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Tough Boneless Rib-eye ???

post #1 of 11
Thread Starter 

Not certain if I messed this up or it actually was the steer.  Would like your opinion regarding how I ran the smoke and if it was my process that caused it to be tough.  

 

- Approx 7.5 lbs boneless rib-eye.  

- Removed what silver skin was visible, left majority of the fat since it was not even close to totally covering but did heavily score what there was (cross-hatched).

- Used a SPOG rub on all sides and let it sit in fridge for 3 hours wrapped in saran.  

- MAK w/hickory pellets (note actual grate temp next to meat was 25° higher than settings mentioned below), meat on upper grill grate.

- SMOKE (185°) for 1 hr, then

- bump to 205° for 3 hrs,  temp probe put in middle on meat at hr #3

- bump to 225° for 1.5 hrs.  

- Pulled meat at IT of 140° and let sit for 20 min.  Temp rose +2°.

 

Temp probes are calibrated. Using 3rd party Thermoworks alarm. Again note: my MAK runs 25° hotter at the upper grate than the pellet boss setting & built in box probe.

 

Sliced and noticed it took some effort even with a very sharp carving slicer. Meat looked very good! Medium pink throughout. Flavor was great but WOW meat required a significant chew.  No fat or internal strands in the main section. Solid pure pink meat, couldn't ask for better, just plain tough.

 

So, was it me, or did I unfortunately stumble onto a disgruntled steer?

 

Matt


Edited by schlotz - 7/21/15 at 7:55am
post #2 of 11

Maybe the lack of fat was what was wrong? Do you have pics of the meat, before smoke, after smoke, sliced that could possibly help s out, and where did you buy this meat? What grade was it?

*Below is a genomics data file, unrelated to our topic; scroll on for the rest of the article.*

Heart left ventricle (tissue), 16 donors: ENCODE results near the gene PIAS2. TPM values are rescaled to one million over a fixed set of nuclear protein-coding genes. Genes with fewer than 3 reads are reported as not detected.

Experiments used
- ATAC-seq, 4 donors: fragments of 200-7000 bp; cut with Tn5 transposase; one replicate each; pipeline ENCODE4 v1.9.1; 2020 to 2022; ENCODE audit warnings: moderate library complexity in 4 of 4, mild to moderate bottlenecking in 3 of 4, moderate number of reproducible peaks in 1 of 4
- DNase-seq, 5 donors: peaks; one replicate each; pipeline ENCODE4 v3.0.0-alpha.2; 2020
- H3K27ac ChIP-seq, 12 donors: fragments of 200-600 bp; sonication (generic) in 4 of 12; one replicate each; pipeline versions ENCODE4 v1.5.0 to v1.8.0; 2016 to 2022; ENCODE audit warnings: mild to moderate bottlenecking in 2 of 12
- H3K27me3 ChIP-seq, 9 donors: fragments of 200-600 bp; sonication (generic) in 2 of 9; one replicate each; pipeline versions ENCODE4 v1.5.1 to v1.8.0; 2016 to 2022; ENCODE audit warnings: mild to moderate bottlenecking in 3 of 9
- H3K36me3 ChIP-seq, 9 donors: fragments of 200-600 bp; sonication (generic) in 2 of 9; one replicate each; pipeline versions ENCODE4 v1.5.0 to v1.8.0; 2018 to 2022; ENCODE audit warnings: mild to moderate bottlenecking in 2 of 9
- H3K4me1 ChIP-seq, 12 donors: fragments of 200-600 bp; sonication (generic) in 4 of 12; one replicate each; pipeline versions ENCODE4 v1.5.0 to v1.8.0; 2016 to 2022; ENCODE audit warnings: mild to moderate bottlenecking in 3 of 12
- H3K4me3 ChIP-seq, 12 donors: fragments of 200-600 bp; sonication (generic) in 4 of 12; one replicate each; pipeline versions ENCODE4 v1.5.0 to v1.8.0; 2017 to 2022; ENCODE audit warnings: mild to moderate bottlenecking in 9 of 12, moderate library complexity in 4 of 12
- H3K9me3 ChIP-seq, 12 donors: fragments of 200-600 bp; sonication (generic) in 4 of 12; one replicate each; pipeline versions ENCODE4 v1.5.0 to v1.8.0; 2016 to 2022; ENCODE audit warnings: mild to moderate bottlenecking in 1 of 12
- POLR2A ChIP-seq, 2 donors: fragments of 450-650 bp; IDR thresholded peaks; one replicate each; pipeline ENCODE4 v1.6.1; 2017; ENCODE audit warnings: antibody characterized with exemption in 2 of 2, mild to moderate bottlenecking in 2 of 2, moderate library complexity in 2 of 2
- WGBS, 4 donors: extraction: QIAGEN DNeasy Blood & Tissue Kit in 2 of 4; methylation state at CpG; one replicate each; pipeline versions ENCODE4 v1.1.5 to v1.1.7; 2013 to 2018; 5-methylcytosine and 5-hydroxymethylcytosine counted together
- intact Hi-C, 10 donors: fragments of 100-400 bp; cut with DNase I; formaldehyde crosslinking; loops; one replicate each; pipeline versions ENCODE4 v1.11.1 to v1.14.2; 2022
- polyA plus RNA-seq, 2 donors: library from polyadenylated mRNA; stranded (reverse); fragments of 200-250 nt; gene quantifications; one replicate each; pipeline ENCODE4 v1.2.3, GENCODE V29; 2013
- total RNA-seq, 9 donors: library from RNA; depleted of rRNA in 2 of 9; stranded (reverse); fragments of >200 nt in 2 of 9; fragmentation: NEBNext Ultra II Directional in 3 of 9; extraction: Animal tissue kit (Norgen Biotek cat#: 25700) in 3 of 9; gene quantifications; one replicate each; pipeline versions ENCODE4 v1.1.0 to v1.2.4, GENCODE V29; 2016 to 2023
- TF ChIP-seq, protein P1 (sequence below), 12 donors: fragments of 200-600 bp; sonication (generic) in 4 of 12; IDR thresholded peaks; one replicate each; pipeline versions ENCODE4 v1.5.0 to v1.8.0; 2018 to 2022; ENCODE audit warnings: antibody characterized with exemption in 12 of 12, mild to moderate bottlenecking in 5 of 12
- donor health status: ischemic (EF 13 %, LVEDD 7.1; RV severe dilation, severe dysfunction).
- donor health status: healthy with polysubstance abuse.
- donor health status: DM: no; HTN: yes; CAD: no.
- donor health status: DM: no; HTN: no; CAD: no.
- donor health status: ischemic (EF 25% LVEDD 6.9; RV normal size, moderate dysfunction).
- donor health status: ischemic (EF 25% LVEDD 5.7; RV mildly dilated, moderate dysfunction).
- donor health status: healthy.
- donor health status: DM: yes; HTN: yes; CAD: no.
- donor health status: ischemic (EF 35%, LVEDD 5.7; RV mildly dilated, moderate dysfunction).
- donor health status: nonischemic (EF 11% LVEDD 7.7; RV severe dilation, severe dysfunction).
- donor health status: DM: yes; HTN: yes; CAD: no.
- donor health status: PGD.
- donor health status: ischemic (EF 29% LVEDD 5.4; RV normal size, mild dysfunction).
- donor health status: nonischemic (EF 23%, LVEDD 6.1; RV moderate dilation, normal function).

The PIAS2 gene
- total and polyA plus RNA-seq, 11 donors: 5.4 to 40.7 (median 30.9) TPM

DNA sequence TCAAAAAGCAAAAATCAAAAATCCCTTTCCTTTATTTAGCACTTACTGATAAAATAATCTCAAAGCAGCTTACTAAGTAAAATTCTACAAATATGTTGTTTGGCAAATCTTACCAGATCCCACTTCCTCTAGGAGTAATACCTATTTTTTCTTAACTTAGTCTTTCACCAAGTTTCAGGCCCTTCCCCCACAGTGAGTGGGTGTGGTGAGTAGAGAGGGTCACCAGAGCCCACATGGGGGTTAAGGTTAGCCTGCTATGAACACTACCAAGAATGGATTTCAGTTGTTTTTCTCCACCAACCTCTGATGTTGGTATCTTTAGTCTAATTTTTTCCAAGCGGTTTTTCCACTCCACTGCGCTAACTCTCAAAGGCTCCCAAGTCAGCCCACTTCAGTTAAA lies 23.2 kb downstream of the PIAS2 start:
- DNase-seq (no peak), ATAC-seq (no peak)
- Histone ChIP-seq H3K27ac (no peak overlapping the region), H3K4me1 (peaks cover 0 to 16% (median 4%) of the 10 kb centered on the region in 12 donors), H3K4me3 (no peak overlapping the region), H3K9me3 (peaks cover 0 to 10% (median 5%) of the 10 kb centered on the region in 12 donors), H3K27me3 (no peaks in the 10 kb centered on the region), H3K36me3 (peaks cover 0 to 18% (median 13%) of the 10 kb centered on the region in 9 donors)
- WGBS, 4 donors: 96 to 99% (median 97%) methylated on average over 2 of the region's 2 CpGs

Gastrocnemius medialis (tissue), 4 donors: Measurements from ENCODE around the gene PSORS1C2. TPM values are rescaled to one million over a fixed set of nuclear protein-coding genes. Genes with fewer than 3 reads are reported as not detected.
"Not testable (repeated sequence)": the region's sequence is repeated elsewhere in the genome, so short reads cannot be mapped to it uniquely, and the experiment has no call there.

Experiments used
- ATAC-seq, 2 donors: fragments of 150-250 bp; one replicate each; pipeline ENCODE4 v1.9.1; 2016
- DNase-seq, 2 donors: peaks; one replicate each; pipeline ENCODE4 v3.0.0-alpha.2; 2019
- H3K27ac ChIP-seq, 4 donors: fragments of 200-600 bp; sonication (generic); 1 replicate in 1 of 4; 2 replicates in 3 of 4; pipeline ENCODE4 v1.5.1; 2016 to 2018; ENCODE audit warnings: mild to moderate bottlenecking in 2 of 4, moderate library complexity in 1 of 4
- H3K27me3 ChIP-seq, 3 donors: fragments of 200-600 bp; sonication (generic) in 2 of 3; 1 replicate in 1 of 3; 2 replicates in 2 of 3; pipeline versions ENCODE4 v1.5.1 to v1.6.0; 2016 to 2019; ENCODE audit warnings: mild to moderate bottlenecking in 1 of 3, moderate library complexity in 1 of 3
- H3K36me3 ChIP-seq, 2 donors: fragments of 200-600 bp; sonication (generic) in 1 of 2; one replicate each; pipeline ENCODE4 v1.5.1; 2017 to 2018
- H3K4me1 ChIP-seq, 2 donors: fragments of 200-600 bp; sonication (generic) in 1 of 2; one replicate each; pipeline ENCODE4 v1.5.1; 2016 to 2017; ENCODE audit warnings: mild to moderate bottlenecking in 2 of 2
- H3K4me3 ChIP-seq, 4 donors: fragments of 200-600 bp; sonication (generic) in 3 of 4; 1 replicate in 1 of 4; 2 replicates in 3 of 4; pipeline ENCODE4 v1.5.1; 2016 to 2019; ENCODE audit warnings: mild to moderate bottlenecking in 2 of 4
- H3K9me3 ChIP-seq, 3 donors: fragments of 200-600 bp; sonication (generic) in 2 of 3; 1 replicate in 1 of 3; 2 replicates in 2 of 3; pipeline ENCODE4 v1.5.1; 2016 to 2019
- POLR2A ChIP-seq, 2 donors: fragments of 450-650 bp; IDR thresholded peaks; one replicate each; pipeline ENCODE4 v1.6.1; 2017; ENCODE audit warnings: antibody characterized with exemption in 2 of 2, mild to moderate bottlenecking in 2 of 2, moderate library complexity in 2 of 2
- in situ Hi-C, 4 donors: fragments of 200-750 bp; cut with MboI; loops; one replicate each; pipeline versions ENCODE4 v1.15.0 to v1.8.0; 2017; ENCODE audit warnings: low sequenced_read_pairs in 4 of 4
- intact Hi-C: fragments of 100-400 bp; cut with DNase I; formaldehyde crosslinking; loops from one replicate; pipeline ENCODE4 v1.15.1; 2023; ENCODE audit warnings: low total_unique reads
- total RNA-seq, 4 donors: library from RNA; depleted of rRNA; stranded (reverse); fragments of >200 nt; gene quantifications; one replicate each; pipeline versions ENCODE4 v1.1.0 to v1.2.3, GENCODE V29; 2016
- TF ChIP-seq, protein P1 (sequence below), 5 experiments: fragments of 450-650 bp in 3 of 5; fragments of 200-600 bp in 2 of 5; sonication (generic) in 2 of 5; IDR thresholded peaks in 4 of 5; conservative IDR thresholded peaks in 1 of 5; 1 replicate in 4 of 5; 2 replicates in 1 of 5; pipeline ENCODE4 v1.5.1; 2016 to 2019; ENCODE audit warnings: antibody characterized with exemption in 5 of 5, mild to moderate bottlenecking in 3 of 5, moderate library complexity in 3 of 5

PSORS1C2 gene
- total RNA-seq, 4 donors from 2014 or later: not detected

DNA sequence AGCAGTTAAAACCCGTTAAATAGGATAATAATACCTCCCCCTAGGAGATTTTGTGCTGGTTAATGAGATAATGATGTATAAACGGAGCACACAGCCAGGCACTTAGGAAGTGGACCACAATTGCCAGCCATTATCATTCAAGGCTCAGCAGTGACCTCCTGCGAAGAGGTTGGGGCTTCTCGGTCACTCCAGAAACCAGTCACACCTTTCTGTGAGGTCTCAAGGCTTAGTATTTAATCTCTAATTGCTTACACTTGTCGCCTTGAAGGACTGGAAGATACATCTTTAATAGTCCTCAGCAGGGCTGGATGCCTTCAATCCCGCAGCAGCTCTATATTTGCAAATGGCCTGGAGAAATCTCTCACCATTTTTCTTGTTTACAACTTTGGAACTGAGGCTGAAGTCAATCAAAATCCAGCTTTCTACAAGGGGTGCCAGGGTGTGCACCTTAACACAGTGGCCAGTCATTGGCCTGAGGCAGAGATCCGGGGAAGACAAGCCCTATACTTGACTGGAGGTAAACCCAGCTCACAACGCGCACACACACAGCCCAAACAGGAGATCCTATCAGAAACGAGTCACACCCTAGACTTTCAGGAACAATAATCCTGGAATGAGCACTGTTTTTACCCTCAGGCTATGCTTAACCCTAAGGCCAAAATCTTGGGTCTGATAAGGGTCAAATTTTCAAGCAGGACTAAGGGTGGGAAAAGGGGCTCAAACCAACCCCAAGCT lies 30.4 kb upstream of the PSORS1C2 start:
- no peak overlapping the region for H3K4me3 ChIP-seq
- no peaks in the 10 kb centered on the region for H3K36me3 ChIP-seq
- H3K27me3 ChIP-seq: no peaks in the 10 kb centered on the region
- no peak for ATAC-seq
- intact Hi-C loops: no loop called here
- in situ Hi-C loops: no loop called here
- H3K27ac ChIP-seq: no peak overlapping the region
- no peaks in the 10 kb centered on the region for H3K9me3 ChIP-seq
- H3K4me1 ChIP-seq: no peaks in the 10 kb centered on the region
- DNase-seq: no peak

post #3 of 11

I'm curious with this one too. I also had similar situation last month. I smoked beef ribs and smoked it just like baby back with the 3-2-1 method. After removing the foil, I picked it up and I noticed it was tough, leather like tough. 

post #4 of 11
Thread Starter 

Photos, unfortunately no. Wasn't expecting anything out of the norm. Meat was choice, from my local butcher that I've used for some time now.  Never had any problem with his offerings in the past. 

post #5 of 11
Thread Starter 
Quote:
Originally Posted by Familyjuice View Post
 

I'm curious with this one too. I also had similar situation last month. I smoked beef ribs and smoked it just like baby back with the 3-2-1 method. After removing the foil, I picked it up and I noticed it was tough, leather like tough. 

The toughness we experienced wasn't a shoe leather sort of thing. It was chewable but we all know how prime rib/boneless rib-eye should be and this was not even close.

post #6 of 11

I am hoping some one else sees this because all i can think of other than just a bad cow is lack of fat. i also cook my ribeyes to med rare pull about 130 to 135 but i couldnt imagine that would have anything to do with it 

post #7 of 11
Beef needs to go through rigor while hanging... could have been cut up too soon... some processing plants get in a hurry.... From the description of the meat, sounds like it wasn't choice... choice should have some marbling in the meat.....
post #8 of 11
Thread Starter 
Quote:
Originally Posted by jcollins View Post